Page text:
Applications are available electronically and may be submitted via email with subject line “LAC Faculty Grant Application” to  All applications must be received by 5PM on the first Friday after spring break.

Previous LAC Research Grant Awards Winners

2017-2018: Cybelle McFadden
Associate Professor of French, Director of Undergraduate Studies
“Race, Place, and the Republic: Immigration, Discrimination and Citizenship in Contemporary French Film”

2016-2017: Lisa Levenstein
Department of History
“Women’s Rights are Human Rights: A Transnational History”

2015-2016: Sarah Dorsey
Head Music Librarian at UNCG
“Composing Her Way: The Life and Works of Louise Talma”

2014-2015: Risa Applegarth
Department of English
“Rhetorical Education and Professional Embodiment in Business and Professional Women’s Clubs, 1919-1945”

2013-2014: Noelle Morrissette
Department of English
“Southern Modernisms: Anne Spencer’s Letters and Legacy”

2012-2013: Christine Woodworth
Department of Theatre
“From Pantomime to Propaganda: Actress Kitty Marion and Birth Control Reform”

2011-2012: Elizabeth Bucar
Department of Religious Studies
“The Islamic Veil: A Beginner’s Guide”

2010-2011: Lisa Levenstein
Department of History
“Don’t Agonize, Organize” Displaced Homemakers and the Decline of the Family Wage in the Postwar United States

2009-2010: Stephen Sills
Department of Sociology
“Impact of Global Downturn on Filipina Factory Workers”

2008-2009: Michelle Dowd
Department of English
“Adam’s Rib: An Anthology of Early Modern Women’s Writing on the Fall”

2007-2008: Alexandra Schultheis Moore
Department of English
“The Songs and Sentences of the Drapchi 14”

2006-2007: Jody Natalle
Department of Communication
“Jacqueline Kennedy as International Diplomat”

2006-2007: Jennifer Keith

Department of Music
“The Poems of Anne Finch: A Critical Edition”

2005-2006: Elizabeth Keathley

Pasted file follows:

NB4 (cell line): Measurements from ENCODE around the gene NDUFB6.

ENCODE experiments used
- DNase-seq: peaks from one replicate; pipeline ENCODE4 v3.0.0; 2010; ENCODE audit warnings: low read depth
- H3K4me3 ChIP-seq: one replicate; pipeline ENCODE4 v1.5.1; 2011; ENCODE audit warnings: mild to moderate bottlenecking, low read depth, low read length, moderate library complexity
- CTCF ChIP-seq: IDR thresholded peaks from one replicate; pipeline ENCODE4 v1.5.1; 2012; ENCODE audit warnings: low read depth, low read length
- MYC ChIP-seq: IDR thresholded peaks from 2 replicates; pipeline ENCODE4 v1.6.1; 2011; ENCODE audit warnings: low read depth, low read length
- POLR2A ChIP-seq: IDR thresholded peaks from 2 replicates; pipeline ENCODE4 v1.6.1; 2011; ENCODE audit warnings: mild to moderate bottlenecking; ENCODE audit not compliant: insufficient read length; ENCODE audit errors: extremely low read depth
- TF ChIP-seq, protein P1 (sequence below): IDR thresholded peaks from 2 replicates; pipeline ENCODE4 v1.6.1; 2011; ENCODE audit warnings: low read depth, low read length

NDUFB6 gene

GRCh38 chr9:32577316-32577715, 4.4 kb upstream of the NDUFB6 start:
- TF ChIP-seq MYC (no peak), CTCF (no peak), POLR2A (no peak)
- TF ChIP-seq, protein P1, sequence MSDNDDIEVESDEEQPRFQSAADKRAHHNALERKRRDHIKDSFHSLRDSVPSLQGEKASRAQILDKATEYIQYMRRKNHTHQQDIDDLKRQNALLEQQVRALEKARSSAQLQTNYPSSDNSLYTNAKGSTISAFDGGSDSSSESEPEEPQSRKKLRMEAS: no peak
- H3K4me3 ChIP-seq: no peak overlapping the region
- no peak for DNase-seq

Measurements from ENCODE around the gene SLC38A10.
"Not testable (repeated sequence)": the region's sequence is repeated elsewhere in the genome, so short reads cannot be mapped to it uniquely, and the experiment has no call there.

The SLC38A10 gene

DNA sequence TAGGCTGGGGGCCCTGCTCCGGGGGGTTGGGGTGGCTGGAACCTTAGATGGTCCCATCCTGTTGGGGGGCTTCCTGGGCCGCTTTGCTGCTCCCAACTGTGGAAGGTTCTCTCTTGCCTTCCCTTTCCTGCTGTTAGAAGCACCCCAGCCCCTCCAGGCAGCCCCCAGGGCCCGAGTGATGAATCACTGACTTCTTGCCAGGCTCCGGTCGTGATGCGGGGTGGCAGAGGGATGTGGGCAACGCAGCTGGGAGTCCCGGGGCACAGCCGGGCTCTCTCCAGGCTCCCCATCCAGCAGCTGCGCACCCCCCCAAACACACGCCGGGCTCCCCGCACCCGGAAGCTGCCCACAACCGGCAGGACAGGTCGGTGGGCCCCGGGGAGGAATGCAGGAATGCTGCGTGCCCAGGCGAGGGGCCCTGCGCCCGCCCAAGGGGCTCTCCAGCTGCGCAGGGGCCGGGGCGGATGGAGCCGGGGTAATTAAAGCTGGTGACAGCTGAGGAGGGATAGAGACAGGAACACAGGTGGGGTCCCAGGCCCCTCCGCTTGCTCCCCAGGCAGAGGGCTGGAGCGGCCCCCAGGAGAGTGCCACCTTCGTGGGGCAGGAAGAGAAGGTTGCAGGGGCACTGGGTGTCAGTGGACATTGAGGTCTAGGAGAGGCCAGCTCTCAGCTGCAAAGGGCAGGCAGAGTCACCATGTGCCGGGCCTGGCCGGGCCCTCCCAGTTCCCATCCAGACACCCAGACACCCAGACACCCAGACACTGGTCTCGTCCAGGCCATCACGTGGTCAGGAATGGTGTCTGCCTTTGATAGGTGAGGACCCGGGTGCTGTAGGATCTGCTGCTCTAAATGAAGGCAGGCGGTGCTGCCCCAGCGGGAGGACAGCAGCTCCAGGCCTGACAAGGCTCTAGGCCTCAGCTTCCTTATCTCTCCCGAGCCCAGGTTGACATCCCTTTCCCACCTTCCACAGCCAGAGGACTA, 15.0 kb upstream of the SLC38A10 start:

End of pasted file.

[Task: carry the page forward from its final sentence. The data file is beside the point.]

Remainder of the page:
School of Music
“The Feminine Face of Musical Modernism: Schoenberg’s Women Collaborators”

2004-2005: Juana Suarez
Department of Romance Languages
“From the Brigades: Critical Essays on Columbian Cinema”

2003-2004: Karin Baumgartner
Department of German and Russian
“Letters From Paris: A German Woman’s View from Post-Revolutionary France”

2002-2003: Ann Dils
Department of Dance
“Doris’ Children: History, Tradition, and the Humphrey Line”

2001-2002: Katherine M. Jamieson
Department of Exercise and Sport Science
“An Assessment of Physical Activity Patterns Among Immigrant Adolescent Latinas in North Carolina”

2000-2001: Lucinda Kaukas
Department of Housing and Interior Design
“Re-Placing Women in the History of Modern Architecture and Design”

1999-2000: Mary P. Erdmans
Department of Sociology
“Oral Histories of White, Working-Class Women”

1998: Dr. Leandra A. Bedini
Leisure Studies
“Differentiating Perceptions of Entitlement to Leisure of Caregivers of Older Adults”

1997: Dr. Jude Rathburn
Bryan School of Business
“Women Working Together as Friends and Collaborators: Building a Community of Scholars”

1996: Dr. Paige Hall Smith
Public Health Education
“Seeking Shelter: A Contextual Analysis of Decision-Making by Women Experiencing Battering”

1995: Dr. Hephzibah Roskelly
Department of English
“Widening the Circle: Group Learning for Change”